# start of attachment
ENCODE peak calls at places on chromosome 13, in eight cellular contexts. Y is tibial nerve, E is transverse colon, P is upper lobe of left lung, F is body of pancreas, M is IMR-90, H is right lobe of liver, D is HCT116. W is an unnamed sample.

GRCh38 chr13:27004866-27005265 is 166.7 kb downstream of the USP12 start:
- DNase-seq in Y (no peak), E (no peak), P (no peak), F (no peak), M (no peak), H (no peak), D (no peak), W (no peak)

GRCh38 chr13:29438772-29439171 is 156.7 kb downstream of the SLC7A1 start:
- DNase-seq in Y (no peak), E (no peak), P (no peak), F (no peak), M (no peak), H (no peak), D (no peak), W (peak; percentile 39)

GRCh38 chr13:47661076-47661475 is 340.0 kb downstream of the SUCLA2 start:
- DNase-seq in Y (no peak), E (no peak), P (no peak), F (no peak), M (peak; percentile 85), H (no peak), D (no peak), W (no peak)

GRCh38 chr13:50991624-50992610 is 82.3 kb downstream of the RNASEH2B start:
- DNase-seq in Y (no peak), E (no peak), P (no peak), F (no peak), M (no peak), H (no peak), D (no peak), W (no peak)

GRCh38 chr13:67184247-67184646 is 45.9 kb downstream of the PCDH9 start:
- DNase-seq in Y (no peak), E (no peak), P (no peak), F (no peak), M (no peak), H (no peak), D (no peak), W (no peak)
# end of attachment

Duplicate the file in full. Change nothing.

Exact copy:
ENCODE peak calls at places on chromosome 13, in eight cellular contexts. Y is tibial nerve, E is transverse colon, P is upper lobe of left lung, F is body of pancreas, M is IMR-90, H is right lobe of liver, D is HCT116. W is an unnamed sample.

GRCh38 chr13:27004866-27005265 is 166.7 kb downstream of the USP12 start:
- DNase-seq in Y (no peak), E (no peak), P (no peak), F (no peak), M (no peak), H (no peak), D (no peak), W (no peak)

GRCh38 chr13:29438772-29439171 is 156.7 kb downstream of the SLC7A1 start:
- DNase-seq in Y (no peak), E (no peak), P (no peak), F (no peak), M (no peak), H (no peak), D (no peak), W (peak; percentile 39)

GRCh38 chr13:47661076-47661475 is 340.0 kb downstream of the SUCLA2 start:
- DNase-seq in Y (no peak), E (no peak), P (no peak), F (no peak), M (peak; percentile 85), H (no peak), D (no peak), W (no peak)

GRCh38 chr13:50991624-50992610 is 82.3 kb downstream of the RNASEH2B start:
- DNase-seq in Y (no peak), E (no peak), P (no peak), F (no peak), M (no peak), H (no peak), D (no peak), W (no peak)

GRCh38 chr13:67184247-67184646 is 45.9 kb downstream of the PCDH9 start:
- DNase-seq in Y (no peak), E (no peak), P (no peak), F (no peak), M (no peak), H (no peak), D (no peak), W (no peak)